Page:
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For many, the conversation around health care and health policy can seem like a foreign language with so much jargon that it is hard to translate. Let me try to be more straightforward in an effort to share information that may be of interest when we’re talking about such an important and deeply personal issue, and a large part of our state’s economy.

First, health care costs too much for too many Vermonters. Second, when we invest in prevention like annual exams and colonoscopies and in chronic disease management for high blood pressure or diabetes, we can save money and improve the quality of life for people. When providers like doctors, mental health experts, physical therapists and visiting nurses working at different places are all working together to take care of the whole person, we can save money and improve the quality of life for people.

It sounds straightforward, and it is. What’s more challenging is how to invest differently in the system in order to achieve these goals. That’s where the All-Payer Model and OneCare Vermont come in. This is precisely what we are on our way to creating here in Vermont.

VERMONT’S ALL-PAYER MODELIn 2013, Vermont signed an agreement with the federal government to develop an All-Payer Accountable Care Organization (ACO) model. The name of the model is complicated, but what matters is what the model does. The model asks doctors and hospitals in Vermont, through their work with OneCare, to sign on to change the way they practice medicine in two ways. One is to be paid in a new way: for the value they provide and the quality of care they deliver, not the volume or number of tests, procedures, and appointments they deliver. Instead of being paid for each thing they do, providers receive a set amount each month for each of their patients.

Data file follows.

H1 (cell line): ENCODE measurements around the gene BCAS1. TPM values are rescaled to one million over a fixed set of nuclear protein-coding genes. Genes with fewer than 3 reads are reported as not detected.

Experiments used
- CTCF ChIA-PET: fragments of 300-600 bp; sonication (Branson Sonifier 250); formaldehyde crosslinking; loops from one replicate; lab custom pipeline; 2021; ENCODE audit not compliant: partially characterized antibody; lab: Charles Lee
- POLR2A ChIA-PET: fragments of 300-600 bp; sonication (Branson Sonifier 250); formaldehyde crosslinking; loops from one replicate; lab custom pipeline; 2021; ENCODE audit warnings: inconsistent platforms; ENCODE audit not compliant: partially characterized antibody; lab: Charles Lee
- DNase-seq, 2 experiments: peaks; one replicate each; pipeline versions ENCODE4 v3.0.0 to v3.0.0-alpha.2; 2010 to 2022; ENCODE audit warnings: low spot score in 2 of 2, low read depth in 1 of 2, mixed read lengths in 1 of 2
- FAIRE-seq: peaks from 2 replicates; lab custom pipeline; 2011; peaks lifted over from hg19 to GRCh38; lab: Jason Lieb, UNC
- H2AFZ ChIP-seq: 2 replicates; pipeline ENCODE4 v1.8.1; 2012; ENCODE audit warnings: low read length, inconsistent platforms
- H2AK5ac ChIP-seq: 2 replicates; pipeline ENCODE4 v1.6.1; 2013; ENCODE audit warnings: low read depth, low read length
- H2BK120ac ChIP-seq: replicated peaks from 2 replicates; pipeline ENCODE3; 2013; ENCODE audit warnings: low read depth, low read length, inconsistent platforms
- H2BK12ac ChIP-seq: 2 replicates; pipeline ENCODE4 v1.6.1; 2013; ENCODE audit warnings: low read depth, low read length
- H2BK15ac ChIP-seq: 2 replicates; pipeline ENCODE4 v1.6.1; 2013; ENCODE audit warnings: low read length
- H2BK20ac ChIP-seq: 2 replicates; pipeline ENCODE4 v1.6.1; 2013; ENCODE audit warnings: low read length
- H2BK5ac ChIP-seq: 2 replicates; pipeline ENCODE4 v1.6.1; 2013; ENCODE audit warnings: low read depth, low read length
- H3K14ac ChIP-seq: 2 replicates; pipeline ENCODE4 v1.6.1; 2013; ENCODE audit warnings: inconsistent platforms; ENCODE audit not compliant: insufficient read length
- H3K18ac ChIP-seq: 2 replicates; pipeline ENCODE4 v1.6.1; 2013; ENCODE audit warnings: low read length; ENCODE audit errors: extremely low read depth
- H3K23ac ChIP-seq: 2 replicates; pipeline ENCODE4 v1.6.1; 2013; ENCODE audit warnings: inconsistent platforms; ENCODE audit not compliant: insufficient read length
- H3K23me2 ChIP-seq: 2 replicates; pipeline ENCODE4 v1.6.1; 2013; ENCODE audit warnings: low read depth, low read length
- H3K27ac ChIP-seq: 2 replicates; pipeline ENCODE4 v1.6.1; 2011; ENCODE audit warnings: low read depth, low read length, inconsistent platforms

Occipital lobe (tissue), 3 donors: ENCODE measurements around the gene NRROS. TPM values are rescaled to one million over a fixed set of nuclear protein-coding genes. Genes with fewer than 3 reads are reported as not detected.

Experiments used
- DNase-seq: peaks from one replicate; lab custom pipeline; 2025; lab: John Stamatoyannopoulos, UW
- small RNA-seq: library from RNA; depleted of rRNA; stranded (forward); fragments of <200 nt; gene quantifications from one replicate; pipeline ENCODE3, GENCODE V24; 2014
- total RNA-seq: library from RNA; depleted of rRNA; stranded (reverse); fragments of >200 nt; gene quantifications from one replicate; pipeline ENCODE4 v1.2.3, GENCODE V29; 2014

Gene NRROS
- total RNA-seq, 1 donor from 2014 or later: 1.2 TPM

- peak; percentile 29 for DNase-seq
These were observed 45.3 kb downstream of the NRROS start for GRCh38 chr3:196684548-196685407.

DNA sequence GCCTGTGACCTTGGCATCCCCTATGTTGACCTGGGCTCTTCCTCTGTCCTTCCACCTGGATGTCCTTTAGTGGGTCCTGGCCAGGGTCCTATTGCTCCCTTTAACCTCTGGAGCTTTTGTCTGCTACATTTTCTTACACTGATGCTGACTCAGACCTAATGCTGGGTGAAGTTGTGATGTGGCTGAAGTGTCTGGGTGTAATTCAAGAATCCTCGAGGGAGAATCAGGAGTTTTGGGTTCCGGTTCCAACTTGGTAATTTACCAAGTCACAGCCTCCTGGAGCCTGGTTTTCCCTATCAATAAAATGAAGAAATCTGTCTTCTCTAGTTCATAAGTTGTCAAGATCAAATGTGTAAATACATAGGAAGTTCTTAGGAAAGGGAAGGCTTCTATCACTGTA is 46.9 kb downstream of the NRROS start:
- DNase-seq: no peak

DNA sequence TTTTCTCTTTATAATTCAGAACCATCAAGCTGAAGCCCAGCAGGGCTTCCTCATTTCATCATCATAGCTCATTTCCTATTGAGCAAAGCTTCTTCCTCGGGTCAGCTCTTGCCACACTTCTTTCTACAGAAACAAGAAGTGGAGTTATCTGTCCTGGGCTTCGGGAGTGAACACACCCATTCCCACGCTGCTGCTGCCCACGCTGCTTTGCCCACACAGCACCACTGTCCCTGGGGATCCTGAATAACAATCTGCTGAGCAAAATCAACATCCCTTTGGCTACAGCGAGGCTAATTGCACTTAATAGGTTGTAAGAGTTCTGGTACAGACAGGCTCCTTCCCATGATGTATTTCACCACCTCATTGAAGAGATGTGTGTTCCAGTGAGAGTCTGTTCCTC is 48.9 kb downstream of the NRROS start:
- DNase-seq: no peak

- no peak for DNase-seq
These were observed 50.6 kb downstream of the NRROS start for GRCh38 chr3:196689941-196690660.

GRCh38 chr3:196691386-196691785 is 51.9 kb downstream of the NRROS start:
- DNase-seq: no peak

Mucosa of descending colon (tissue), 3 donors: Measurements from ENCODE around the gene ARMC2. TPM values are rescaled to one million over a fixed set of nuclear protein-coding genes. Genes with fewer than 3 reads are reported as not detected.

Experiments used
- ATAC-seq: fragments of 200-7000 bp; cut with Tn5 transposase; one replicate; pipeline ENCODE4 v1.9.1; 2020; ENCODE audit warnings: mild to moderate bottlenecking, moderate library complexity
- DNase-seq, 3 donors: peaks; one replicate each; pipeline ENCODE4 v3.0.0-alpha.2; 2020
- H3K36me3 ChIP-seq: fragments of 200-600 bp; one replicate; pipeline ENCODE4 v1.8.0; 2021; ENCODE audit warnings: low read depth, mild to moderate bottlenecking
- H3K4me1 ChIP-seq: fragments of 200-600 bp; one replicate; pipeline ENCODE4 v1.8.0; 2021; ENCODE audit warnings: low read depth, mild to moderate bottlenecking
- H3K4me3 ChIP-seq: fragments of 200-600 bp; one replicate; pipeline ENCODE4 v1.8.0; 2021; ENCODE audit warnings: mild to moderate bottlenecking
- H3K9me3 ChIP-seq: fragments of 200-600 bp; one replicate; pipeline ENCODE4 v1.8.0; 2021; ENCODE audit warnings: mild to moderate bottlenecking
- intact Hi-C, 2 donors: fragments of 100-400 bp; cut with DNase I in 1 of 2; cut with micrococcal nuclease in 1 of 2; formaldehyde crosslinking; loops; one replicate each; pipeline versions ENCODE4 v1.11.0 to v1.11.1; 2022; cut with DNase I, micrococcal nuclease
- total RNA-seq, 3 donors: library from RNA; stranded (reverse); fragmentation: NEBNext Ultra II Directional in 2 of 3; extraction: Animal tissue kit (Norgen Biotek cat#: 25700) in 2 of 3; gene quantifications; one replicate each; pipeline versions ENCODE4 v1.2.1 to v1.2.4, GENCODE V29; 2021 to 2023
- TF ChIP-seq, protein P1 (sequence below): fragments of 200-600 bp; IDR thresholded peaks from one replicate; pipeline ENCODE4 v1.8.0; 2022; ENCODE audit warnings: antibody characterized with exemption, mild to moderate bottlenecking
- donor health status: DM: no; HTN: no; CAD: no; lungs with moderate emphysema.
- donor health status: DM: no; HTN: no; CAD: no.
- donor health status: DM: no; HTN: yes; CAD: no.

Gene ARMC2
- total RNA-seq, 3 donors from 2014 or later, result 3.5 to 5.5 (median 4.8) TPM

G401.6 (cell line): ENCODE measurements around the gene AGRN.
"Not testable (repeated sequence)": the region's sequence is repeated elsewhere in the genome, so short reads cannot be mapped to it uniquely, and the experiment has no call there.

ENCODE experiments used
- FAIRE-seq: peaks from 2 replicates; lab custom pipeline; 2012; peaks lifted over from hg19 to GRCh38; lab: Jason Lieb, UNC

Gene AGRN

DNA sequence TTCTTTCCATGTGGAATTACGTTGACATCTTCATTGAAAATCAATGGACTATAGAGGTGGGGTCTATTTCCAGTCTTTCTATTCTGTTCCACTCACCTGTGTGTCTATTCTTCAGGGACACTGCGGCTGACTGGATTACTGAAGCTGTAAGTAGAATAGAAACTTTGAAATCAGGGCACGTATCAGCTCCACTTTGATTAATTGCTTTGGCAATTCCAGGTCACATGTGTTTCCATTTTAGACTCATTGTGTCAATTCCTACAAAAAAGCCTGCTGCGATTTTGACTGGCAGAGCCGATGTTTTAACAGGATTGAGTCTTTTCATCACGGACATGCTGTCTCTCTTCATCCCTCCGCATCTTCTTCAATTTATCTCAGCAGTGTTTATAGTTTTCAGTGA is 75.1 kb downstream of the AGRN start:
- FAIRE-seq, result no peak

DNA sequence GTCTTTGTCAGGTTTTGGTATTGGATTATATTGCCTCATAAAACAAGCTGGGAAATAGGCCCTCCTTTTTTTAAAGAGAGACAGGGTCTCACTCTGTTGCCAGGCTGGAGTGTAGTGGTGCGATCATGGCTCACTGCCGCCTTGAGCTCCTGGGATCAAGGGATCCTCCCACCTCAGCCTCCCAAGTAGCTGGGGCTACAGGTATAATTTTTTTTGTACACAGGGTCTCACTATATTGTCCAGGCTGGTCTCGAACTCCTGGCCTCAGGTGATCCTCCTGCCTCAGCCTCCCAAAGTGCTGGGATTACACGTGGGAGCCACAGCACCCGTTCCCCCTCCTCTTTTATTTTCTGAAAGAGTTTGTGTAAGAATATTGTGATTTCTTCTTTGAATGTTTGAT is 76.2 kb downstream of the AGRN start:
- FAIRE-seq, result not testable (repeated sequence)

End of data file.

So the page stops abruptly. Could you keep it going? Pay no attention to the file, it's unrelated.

The second change is to deliver care in a more holistic way. The payment change I just mentioned empowers providers to deliver care differently. It requires providers to be accountable and to work together, supported by OneCare, to keep people healthier and reduce costs over time. Instead of tracking billable time, providers and patients can focus more on what really matters: better health. And we are making progress. In 2019, providers in OneCare made improvements in controlling blood sugar levels in patient with diabetes, achieving statistically significant results in the Vermont Medicaid and BCBSVT programs. They also increased the number of at-risk Vermonters (those who have or are likely to develop chronic diseases) in care coordination by 600 percent, and ranked third in the nation for their use of the Skilled Nursing Facility waiver which helps people access this important care without having to go through lengthy and costly hospital stays first.

WHY THIS MATTERS DURING COVID-192020 is a year that will mark time for a generation. When the pandemic hit, doctors slowed and stopped in-person health care visits to help prevent the spread of coronavirus. That means that providers being paid for volume stopped getting paid immediately. On top of massive layoffs and closed schools, the pandemic caused financial strain on almost every health care organization in Vermont, leaving some on the verge of closing their doors. The providers of OneCare, however, continued to be paid because even when in-person visits were on hold, providers received fixed, predictable payments that gave them serious stability at a time when it was desperately needed.

ONECARE BUDGETOneCare Vermont recently filed its 2021 budget with the Green Mountain Care Board, and we look forward to telling the latest chapter in this ongoing health care reform story. We are showing the value of this collaborative and cooperative effort, including that more providers chose to join more programs and we have 28,000 more Vermonters covered this year than last.

We can be proud of our progress. Providers are working together on this investment in our future. Changing the way we pay for and deliver health care takes commitment and time. We still have a way to go to help achieve our state’s vision for health care reform, but we are committed to doing our part to make changes that will benefit Vermonters.

Vicki Loner, RN, is the CEO of OneCare Vermont. She resides in Hinesburg. To learn more about OneCare’s network and initiatives, please visit For more information about OneCare, read the newly released 2019 OneCare Annual Report at


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